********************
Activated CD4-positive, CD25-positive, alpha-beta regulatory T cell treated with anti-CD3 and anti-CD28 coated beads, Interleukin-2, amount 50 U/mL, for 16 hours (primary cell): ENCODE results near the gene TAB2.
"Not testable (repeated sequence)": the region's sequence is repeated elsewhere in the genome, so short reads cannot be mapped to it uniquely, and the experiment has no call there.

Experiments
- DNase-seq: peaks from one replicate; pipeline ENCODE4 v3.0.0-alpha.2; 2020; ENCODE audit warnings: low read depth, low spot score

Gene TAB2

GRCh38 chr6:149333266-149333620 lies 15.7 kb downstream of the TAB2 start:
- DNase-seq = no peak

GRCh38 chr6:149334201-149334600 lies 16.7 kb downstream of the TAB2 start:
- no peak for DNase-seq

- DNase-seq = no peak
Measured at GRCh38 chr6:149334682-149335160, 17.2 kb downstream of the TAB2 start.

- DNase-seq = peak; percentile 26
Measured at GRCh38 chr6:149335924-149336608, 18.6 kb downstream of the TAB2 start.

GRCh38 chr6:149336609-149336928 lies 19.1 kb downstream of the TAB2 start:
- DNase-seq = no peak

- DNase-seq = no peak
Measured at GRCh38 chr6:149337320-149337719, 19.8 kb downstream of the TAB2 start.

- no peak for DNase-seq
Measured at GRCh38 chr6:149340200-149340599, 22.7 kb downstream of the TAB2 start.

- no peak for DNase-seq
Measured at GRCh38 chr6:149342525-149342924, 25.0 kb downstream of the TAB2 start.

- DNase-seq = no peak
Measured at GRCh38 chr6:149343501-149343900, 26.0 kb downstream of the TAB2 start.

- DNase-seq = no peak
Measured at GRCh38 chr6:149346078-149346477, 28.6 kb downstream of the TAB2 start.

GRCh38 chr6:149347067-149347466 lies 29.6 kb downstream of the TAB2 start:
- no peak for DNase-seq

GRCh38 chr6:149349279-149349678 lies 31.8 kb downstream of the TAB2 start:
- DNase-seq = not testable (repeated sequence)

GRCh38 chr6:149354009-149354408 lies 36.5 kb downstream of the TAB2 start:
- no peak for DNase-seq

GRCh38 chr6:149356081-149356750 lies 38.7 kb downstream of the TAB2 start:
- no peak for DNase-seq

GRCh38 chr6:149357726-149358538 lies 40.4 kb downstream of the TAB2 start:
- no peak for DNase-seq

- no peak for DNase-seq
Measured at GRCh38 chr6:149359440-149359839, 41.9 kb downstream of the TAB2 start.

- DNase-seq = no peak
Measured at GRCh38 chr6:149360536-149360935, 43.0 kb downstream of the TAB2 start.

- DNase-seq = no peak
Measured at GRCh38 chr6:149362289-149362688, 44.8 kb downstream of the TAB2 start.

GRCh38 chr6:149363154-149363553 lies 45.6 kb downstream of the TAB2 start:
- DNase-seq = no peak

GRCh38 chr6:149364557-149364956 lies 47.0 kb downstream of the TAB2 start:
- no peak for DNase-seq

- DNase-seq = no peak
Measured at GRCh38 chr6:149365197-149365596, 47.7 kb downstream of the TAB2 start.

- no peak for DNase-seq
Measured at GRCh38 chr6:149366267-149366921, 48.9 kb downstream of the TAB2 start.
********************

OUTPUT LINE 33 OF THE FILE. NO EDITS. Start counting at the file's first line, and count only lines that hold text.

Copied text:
- no peak for DNase-seq